Ahoy, Hanoi!

My first destination for 2014 was Hanoi:  Vietnam’s capital, second largest city and main cultural center.  For this trip, I was accompanied by Jacq and it was our first time to travel together.  We had a red-eye flight and we arrived in Hanoi a little bit before 1:00am local time where I had the fastest and most painless arrival processing ever. We didn’t even have to fill out any arrival card and the immigration officer barely glanced at me. I think it’s her way of saying, “Welcome to Hanoi!” and I loved it.

Going to Hanoi? Check out this 4D3N Itinerary and Budget here!

After claiming our baggage, we headed outside where our hotel pickup was already waiting for us.  It was the second half of winter in Hanoi so it was cold and humid.  We walked to the parking area under a light drizzle that would apparently follow us wherever we went during the day.  The ride was mostly uneventful, but we did get to see those motorcycles performing amazing feats of balance by carrying various bulky goods. Upon arrival at our street, the driver escorted us to the Hibiscus Hotel where we paid 16 USD or 353,600 VND for the airport pickup. We then trudged up the stairs and found ourselves in a room at the fourth floor where we slept the rest of the night away. Morning came and as much as we wanted to stay in and sleep the cold day away, we dragged ourselves from the room and went in search of breakfast. Amongst the cafés near our hotel, we chose the Sunrise Cafe (over the Playstation Café) where we ordered from a very limited menu composed of sandwich ca ngu (tuna sandwich), banh mi op la (bread with fried egg) and banh mi thit nguoi (bread with butter and sugar). We went with the banh mi op la and ordered a cup of cafe nau or coffee with milk. Sunrise Cafe, Hanoi, VietnamBanh Mi Op La, Hanoi, Vietnam

Hanoi Walking Tour

After breakfast, we started our walking tour, heading towards the direction of the Flag Tower of Hanoi. We passed by the Vietnam Military History Museum along the way, but didn’t get to enter as they were still closed. We then got to the Flag Tower of Hanoi where we just took a few photos while standing on the sidewalk. Then, we went up the road to the famous Ba Dinh Square and took photos of the Ho Chi Minh Mausoleum. We no longer entered it and headed straight to the Ho Chi Minh Museum where the entrance fee was 25,000 VND per head.

Vietnam Military History Museum, Hanoi, Vietnam

Vietnam Military History Museum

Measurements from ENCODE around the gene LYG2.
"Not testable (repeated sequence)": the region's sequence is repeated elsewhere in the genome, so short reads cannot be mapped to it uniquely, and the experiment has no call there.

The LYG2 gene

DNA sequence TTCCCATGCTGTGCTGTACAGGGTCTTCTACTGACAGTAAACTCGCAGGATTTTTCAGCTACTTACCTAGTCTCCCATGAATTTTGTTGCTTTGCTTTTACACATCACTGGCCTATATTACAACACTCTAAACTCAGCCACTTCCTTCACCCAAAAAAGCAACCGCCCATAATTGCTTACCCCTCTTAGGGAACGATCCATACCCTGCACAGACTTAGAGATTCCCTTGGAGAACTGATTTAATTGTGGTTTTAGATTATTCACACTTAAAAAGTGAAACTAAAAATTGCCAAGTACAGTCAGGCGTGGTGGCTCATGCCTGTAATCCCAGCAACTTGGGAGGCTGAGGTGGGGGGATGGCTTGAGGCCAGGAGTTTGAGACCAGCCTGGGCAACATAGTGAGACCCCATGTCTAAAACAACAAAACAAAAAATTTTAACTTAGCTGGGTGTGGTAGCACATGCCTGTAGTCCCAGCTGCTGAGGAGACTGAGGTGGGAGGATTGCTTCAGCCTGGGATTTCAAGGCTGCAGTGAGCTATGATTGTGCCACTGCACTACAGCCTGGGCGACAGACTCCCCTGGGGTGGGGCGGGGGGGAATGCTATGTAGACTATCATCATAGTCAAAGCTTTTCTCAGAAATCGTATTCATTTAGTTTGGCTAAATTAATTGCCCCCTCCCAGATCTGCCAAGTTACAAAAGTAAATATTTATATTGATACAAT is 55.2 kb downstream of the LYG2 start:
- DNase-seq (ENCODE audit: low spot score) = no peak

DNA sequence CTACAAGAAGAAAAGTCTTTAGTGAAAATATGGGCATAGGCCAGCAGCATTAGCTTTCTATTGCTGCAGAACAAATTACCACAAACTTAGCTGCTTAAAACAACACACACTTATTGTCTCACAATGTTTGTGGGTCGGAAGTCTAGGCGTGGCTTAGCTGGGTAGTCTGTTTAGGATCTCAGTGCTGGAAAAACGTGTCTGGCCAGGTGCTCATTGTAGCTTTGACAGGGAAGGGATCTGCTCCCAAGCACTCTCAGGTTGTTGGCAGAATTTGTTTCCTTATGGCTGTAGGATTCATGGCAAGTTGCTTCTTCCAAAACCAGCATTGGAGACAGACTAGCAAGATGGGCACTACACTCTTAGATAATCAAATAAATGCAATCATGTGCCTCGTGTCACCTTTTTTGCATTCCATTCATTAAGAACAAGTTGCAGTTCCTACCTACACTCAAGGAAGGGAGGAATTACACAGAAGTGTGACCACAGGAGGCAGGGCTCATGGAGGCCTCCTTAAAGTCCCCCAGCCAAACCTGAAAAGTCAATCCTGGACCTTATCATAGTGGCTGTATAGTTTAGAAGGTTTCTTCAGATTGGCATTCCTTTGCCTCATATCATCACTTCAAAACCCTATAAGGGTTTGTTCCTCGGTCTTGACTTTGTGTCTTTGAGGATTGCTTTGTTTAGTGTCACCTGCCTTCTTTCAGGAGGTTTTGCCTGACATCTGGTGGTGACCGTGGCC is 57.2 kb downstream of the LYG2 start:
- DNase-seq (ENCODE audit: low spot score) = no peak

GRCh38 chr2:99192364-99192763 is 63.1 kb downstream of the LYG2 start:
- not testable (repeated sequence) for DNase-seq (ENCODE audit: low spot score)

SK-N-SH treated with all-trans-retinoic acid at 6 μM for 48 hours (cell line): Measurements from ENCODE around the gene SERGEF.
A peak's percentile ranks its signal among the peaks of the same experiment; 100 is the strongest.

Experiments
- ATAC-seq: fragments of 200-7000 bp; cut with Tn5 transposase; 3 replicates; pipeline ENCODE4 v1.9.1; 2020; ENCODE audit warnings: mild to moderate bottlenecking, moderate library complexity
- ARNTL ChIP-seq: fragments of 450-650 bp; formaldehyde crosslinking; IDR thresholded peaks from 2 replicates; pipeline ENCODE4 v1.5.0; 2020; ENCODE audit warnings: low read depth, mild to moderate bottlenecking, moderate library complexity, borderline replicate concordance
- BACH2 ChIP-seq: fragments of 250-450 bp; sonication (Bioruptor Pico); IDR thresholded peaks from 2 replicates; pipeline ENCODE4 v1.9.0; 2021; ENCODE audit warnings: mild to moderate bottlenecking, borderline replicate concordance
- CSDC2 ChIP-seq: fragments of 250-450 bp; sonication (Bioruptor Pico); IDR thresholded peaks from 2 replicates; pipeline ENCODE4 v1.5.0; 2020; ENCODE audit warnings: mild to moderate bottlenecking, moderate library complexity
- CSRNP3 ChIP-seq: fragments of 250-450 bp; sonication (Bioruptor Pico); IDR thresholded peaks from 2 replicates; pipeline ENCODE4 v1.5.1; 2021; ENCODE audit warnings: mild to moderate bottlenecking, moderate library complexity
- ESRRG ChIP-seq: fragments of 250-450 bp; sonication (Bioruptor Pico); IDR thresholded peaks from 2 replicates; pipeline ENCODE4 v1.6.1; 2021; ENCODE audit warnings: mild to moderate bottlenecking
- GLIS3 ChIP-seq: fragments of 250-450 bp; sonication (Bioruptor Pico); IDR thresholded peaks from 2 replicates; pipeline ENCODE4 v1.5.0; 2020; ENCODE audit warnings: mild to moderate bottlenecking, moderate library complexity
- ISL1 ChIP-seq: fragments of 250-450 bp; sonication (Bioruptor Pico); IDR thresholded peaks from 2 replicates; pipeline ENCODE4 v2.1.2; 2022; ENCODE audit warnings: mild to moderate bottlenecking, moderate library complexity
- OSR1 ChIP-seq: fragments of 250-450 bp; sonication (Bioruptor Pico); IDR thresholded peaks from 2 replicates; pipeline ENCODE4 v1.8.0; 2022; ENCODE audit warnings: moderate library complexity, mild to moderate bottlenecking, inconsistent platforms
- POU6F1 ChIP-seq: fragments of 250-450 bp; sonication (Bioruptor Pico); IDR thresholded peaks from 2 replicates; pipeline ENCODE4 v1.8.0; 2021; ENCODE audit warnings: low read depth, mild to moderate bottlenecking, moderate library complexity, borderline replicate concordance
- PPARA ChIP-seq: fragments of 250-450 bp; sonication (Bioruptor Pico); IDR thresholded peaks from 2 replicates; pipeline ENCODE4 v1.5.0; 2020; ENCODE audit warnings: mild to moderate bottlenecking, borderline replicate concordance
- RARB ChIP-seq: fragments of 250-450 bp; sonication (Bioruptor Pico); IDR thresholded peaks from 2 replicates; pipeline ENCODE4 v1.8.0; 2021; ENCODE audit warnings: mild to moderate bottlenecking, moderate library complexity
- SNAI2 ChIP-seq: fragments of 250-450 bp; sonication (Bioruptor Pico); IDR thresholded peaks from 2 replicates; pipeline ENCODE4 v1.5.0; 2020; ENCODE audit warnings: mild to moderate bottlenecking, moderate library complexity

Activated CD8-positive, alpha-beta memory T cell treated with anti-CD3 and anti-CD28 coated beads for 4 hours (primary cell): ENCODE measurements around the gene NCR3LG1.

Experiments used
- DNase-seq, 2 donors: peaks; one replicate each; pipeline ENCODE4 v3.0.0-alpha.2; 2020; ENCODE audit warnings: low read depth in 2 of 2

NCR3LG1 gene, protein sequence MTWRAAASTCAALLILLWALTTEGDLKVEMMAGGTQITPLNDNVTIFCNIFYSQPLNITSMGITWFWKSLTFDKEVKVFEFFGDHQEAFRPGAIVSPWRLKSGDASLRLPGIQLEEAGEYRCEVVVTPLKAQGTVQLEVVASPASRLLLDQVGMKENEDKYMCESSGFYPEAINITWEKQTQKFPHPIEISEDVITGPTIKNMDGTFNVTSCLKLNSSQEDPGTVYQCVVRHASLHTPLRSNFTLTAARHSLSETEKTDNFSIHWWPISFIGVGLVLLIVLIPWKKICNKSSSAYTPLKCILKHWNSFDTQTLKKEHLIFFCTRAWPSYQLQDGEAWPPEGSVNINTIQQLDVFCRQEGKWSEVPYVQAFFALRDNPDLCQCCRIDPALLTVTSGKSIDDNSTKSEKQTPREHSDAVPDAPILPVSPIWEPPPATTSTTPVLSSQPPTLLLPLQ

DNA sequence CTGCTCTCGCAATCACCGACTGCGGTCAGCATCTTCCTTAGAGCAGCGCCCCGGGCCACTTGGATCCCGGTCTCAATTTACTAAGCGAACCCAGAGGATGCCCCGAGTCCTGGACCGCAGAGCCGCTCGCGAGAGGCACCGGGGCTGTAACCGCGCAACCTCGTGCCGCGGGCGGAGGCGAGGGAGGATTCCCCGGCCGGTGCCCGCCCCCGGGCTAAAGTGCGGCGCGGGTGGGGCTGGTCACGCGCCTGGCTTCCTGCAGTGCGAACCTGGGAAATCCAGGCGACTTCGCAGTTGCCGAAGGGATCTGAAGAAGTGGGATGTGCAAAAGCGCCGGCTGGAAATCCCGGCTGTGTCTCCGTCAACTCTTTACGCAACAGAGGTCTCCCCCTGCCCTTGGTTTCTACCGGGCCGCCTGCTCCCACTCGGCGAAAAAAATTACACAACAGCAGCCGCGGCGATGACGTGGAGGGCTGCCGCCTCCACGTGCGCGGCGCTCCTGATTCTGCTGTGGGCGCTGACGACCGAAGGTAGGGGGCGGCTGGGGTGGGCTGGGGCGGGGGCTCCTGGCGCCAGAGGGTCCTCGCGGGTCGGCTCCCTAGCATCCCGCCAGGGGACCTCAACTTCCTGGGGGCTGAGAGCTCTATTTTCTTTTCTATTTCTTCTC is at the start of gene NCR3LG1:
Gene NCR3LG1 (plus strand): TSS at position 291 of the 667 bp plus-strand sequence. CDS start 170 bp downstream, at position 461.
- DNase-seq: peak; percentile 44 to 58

Flag Tower of Hanoi, Vietnam

Flag Tower of Hanoi

Ba Dinh Square, Hanoi, Vietnam

Ba Dinh Square

Ho Chi Minh Mausoleum, Hanoi, Vietnam

Ho Chi Minh Mausoleum

Ho Chi Minh Museum, Hanoi, Vietnam

Ho Chi Minh Museum

We walked around inside the Ho Chi Minh Museum and it was fairly disappointing to find that the first set of exhibit was purely in Vietnamese.  We could not understand any of the display at all.  But things got a bit better on the next floor where the displays were explained in Vietnamese, French and English.  I found myself checking if the translations were correct, hehehe.

Ho Chi Minh Museum, Hanoi, Vietnam

Since the exhibit was in Vietnamese, I could only guess what this is…

Ho Chi Minh Museum, Hanoi, Vietnam After we were done with the museum, we started our hunt for lunch.  We began to circle the museum compound when we noticed that a lot of people were gathering over at a temple near the museum, off to the side of the store where we bought some postcards.  We followed them and it turned out that we stumbled upon the One Pillar Pagoda, one of Vietnam’s most iconic temples.  One of the postcards I bought shows the One Pillar Pagoda in all its summer glory.  But as it was winter, it only looked drab and unimpressive.

One Pillar Pagoda, Hanoi, Vietnam

One Pillar Pagoda

After taking some pictures of the non-picturesque pagoda, we continued our search for lunch. We knocked on all the places labelled “Café Fast Food” but at 4 o’clock in the afternoon, the kitchens were closed and they were only serving coffee. Thus, we found ourselves in one of those eateries that only serve pho (pronounced as /fa/).  We had our fill of pho bo (beef noodles) and then headed to the Temple of Literature.

Pho Lan, Ong Ich Kiem St., Hanoi, Vietnam

Lunch place at Ong Ich Kiem St.

Read more: Must eats in Hanoi and where to find them.